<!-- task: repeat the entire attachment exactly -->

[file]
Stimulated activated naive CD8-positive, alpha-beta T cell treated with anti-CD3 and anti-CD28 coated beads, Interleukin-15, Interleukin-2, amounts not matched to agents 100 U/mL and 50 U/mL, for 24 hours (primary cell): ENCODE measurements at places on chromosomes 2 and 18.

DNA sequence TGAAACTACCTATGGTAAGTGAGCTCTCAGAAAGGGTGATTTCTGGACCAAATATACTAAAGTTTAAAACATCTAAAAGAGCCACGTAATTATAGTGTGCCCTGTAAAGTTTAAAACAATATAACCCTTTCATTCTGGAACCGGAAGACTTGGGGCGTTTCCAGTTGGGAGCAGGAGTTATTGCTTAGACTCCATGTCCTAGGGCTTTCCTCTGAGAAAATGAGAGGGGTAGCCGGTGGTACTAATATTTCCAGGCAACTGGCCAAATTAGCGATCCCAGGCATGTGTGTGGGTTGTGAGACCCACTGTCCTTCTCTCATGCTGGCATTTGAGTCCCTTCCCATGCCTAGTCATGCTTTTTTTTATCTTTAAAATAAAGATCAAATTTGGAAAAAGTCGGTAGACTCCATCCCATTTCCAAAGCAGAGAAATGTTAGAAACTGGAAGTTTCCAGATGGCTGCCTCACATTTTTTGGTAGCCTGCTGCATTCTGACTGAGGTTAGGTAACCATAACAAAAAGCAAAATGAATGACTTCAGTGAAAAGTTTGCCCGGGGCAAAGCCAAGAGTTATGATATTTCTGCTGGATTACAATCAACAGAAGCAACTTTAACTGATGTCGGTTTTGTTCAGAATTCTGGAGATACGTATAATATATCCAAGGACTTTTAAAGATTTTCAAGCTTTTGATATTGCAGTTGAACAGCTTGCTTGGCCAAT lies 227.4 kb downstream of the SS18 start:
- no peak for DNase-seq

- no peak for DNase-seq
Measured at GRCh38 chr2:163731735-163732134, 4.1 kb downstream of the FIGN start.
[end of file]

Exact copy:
Stimulated activated naive CD8-positive, alpha-beta T cell treated with anti-CD3 and anti-CD28 coated beads, Interleukin-15, Interleukin-2, amounts not matched to agents 100 U/mL and 50 U/mL, for 24 hours (primary cell): ENCODE measurements at places on chromosomes 2 and 18.

DNA sequence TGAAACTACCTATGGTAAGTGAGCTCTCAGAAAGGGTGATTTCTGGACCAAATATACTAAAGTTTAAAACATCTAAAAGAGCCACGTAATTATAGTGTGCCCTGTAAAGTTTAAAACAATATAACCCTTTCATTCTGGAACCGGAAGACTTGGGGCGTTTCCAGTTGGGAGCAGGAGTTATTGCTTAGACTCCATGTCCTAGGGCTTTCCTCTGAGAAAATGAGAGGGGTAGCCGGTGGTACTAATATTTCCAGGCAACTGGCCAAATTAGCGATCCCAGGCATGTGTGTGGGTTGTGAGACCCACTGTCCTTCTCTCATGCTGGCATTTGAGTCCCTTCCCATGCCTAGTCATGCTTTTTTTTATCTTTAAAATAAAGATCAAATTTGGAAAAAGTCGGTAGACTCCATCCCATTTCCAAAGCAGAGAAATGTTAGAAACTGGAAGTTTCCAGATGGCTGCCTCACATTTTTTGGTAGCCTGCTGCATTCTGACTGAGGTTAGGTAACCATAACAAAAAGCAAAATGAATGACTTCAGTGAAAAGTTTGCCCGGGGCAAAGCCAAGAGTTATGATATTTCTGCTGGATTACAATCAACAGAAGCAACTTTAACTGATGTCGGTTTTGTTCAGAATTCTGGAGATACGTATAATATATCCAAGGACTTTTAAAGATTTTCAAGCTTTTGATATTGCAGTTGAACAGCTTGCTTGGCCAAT lies 227.4 kb downstream of the SS18 start:
- no peak for DNase-seq

- no peak for DNase-seq
Measured at GRCh38 chr2:163731735-163732134, 4.1 kb downstream of the FIGN start.